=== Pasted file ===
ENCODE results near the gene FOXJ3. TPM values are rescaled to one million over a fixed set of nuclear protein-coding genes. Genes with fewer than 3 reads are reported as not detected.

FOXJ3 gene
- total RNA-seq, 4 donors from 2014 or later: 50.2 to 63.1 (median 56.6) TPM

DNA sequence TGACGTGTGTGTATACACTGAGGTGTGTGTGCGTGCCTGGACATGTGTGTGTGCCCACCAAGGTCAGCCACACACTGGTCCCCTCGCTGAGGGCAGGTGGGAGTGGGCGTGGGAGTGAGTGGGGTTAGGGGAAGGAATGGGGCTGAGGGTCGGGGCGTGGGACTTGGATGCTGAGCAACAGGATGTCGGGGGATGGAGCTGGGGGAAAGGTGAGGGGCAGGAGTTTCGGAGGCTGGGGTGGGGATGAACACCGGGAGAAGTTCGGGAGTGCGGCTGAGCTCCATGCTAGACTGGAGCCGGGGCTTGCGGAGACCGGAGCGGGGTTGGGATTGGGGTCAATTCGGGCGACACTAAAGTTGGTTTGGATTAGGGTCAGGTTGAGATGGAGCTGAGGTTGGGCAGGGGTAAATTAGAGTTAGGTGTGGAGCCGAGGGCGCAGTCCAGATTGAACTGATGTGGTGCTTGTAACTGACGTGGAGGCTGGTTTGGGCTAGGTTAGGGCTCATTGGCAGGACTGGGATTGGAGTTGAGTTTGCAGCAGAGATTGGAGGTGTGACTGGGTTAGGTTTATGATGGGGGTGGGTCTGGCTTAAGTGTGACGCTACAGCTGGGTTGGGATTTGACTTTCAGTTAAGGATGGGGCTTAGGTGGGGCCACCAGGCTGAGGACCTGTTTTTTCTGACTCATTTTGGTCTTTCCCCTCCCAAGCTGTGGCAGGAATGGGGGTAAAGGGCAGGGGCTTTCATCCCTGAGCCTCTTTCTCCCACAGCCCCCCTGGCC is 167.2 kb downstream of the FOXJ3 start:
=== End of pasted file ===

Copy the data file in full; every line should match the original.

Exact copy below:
ENCODE results near the gene FOXJ3. TPM values are rescaled to one million over a fixed set of nuclear protein-coding genes. Genes with fewer than 3 reads are reported as not detected.

FOXJ3 gene
- total RNA-seq, 4 donors from 2014 or later: 50.2 to 63.1 (median 56.6) TPM

DNA sequence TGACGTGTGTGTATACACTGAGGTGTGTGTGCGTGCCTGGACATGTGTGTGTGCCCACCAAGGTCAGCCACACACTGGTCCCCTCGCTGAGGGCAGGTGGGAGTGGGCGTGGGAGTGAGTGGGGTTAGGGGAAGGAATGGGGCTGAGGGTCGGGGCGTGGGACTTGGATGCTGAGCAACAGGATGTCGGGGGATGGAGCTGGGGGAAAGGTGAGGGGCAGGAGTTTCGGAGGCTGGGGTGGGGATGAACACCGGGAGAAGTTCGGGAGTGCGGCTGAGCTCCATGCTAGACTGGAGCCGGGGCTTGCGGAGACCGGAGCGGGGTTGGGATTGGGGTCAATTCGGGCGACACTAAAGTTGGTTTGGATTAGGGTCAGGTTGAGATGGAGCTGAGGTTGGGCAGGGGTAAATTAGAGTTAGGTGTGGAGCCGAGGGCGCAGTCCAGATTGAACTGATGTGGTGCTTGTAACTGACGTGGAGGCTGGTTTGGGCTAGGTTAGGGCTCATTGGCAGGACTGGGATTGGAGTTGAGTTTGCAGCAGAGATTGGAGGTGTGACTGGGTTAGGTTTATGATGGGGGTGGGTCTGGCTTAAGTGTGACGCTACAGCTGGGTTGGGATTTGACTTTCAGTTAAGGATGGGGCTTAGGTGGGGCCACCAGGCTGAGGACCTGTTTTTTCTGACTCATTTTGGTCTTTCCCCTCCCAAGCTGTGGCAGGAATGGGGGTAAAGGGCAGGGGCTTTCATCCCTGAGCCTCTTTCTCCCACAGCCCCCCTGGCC is 167.2 kb downstream of the FOXJ3 start: